I certainly haven’t missed the pre-Christmas build up. Every year about this time I have FOMO –  “fear of missing out,”  which apparently is  a real phenomenon . The magazines are full of what to wear to all the glittering parties one apparently gets invited to plus an abundance of features about party etiquette and the best way to recover from a hangover. And some of my more sociable friends have their invites in full display on their mantelpieces. I am left though with mixed feelings. It’s a case of damned if you do and damned if you don’t. It’s complex. I fret that I am not getting  lots of invites and yet I hate parties, so I am relieved that I don’t have to attend. But of course, one would like to be invited

Left Your Christmas Party to the Last Minute? These Amazing Venues Have You  Covered | Hire Space

When I  had a rather high-powered job in television I had lots of mantelpiece invitations especially at Christmas.  Juggling the invitations was a huge headache.  But I had a very  sobering experience.  My popularity rapidly declined when, Murdoch took over the company , and I, at 6 months pregnant got made redundant.  Invitations diminished  rapidly  and my so-called best mates disappeared.  No more invitations on the mantelpiece

If truth be told standing around, sharing trivia chit chat with strangers (which I can’t hear anyway unless I get rather too close for comfort –  the perils of being hard of hearing ) is not a fun way to spend an evening especially if you are not obliged to for work.  For us audio challenged people  we  smile a lot, nod enthusiastically and hope that our  ‘wows’ and ‘really’ and ‘how interesting’ are  appropriate.  Of course, there is always the chance that someone might ask me what I think and then I panic and  use the  bathroom as a  refuge.   “So sorry,” I say hastily “Do you know where the bathroom is.”  Then  sit on the toilet wondering why I am here and how soon can I leave

Back in the day when I had a training company and networking was vital I remember one particularly awful experience.  My business partner and I had been at a pharmacy and optician network event (I know very exciting)  which was being held in an Indian restaurant. Now restaurants at the best of time have poor acoustics, and to make it worse the majority of  attendees were  South Asian who generally tend to speak quite softly.   I spent the entire evening nodding and smiling and not  hearing a word that anybody said. It was quite surreal just watching  all these mouths opening and shutting and yet not being able decipher any intelligible sound. On the drive home my business partner said, “You were talking to a lot of people – did you make lots of contacts.” I rather sheepishly admitted that I hadn’t heard a word anybody said.   “For God’s sake,” she said exasperatedly, “get a bloody hearing aid.”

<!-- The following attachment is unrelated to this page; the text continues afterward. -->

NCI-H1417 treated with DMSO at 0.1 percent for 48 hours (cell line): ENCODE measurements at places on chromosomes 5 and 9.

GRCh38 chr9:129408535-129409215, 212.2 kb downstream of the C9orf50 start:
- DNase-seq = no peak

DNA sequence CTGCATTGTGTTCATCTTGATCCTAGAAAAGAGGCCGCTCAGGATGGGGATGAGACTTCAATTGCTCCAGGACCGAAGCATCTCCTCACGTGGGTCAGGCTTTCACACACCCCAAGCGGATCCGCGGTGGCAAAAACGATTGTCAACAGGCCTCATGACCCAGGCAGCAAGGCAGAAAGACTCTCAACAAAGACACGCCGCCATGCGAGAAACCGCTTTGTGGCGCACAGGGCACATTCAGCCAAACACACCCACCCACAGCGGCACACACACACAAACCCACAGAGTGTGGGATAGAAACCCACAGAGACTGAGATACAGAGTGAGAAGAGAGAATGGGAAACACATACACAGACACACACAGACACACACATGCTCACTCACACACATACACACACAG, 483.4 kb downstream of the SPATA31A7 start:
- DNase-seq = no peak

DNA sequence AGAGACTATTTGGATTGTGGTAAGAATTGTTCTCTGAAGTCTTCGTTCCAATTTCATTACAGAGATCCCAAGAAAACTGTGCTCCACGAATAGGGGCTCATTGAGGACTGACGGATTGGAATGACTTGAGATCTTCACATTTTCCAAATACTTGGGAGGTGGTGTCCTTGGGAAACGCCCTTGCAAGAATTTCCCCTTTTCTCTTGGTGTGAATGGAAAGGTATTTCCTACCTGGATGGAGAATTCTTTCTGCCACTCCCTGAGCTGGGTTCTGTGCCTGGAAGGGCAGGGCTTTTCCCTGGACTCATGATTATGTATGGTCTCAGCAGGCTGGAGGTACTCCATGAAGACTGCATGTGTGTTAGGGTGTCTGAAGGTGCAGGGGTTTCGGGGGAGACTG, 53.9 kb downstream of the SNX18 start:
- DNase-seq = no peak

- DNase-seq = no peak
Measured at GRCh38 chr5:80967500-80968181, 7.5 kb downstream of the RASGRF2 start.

She is not alone, my children are fed up with repeating everything 3 times,  Tod was forever pleading with me to get a hearing aid, “look at how frustrating it is talking to my mother,” he said, and the neighbours have complained about the volume of my television.   So why don’t I get one? Vanity. Accepting that something is not working. The inevitability of aging.  It’s bad enough that my knees are creaking, I can’t remember stuff and my hair is rapidly turning grey and now I have to admit that I can’t hear as well

As always I have digressed.  So this Christmas and New Year for me anyway is a bit more JOMO than FOMO. In fact most of the past 9 months has been more JOMO.  While many of my friends are missing their social life I have quite enjoyed this oasis of peace and lack of pressure. And  FOMO so I am told, diminishes with age.  Well I am certainly  becoming more comfortable with myself and I do wonder if perhaps I am a bit of a closet introvert. Maybe I have become a little too comfortable with my own company which just might not be good for my mental health.

NOTE TO SELF: Get the vaccine and get out a bit more in 2021   

“Let’s be careful out there”

It is all down to the nativity play